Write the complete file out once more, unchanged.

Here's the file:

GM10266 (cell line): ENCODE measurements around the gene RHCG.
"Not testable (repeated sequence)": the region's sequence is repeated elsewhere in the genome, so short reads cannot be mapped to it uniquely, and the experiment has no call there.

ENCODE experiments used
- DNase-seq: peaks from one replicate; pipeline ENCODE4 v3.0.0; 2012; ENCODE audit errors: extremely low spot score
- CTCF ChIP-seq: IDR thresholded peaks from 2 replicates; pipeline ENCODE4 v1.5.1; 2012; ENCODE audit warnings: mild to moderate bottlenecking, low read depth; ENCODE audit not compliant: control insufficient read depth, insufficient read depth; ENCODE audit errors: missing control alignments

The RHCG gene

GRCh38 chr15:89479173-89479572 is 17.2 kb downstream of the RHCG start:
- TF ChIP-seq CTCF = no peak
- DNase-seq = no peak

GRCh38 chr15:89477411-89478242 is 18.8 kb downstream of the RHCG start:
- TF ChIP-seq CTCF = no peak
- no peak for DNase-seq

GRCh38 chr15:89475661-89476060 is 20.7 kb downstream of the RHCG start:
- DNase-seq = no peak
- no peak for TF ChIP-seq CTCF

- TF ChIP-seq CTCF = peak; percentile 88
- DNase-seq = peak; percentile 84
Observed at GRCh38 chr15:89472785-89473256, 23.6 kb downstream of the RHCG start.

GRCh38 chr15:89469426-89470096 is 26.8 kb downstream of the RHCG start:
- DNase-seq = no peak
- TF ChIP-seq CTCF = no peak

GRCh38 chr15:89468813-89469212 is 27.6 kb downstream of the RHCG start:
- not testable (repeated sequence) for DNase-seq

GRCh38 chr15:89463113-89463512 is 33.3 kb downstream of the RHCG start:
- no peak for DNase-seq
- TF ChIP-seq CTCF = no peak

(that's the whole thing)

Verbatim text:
GM10266 (cell line): ENCODE measurements around the gene RHCG.
"Not testable (repeated sequence)": the region's sequence is repeated elsewhere in the genome, so short reads cannot be mapped to it uniquely, and the experiment has no call there.

ENCODE experiments used
- DNase-seq: peaks from one replicate; pipeline ENCODE4 v3.0.0; 2012; ENCODE audit errors: extremely low spot score
- CTCF ChIP-seq: IDR thresholded peaks from 2 replicates; pipeline ENCODE4 v1.5.1; 2012; ENCODE audit warnings: mild to moderate bottlenecking, low read depth; ENCODE audit not compliant: control insufficient read depth, insufficient read depth; ENCODE audit errors: missing control alignments

The RHCG gene

GRCh38 chr15:89479173-89479572 is 17.2 kb downstream of the RHCG start:
- TF ChIP-seq CTCF = no peak
- DNase-seq = no peak

GRCh38 chr15:89477411-89478242 is 18.8 kb downstream of the RHCG start:
- TF ChIP-seq CTCF = no peak
- no peak for DNase-seq

GRCh38 chr15:89475661-89476060 is 20.7 kb downstream of the RHCG start:
- DNase-seq = no peak
- no peak for TF ChIP-seq CTCF

- TF ChIP-seq CTCF = peak; percentile 88
- DNase-seq = peak; percentile 84
Observed at GRCh38 chr15:89472785-89473256, 23.6 kb downstream of the RHCG start.

GRCh38 chr15:89469426-89470096 is 26.8 kb downstream of the RHCG start:
- DNase-seq = no peak
- TF ChIP-seq CTCF = no peak

GRCh38 chr15:89468813-89469212 is 27.6 kb downstream of the RHCG start:
- not testable (repeated sequence) for DNase-seq

GRCh38 chr15:89463113-89463512 is 33.3 kb downstream of the RHCG start:
- no peak for DNase-seq
- TF ChIP-seq CTCF = no peak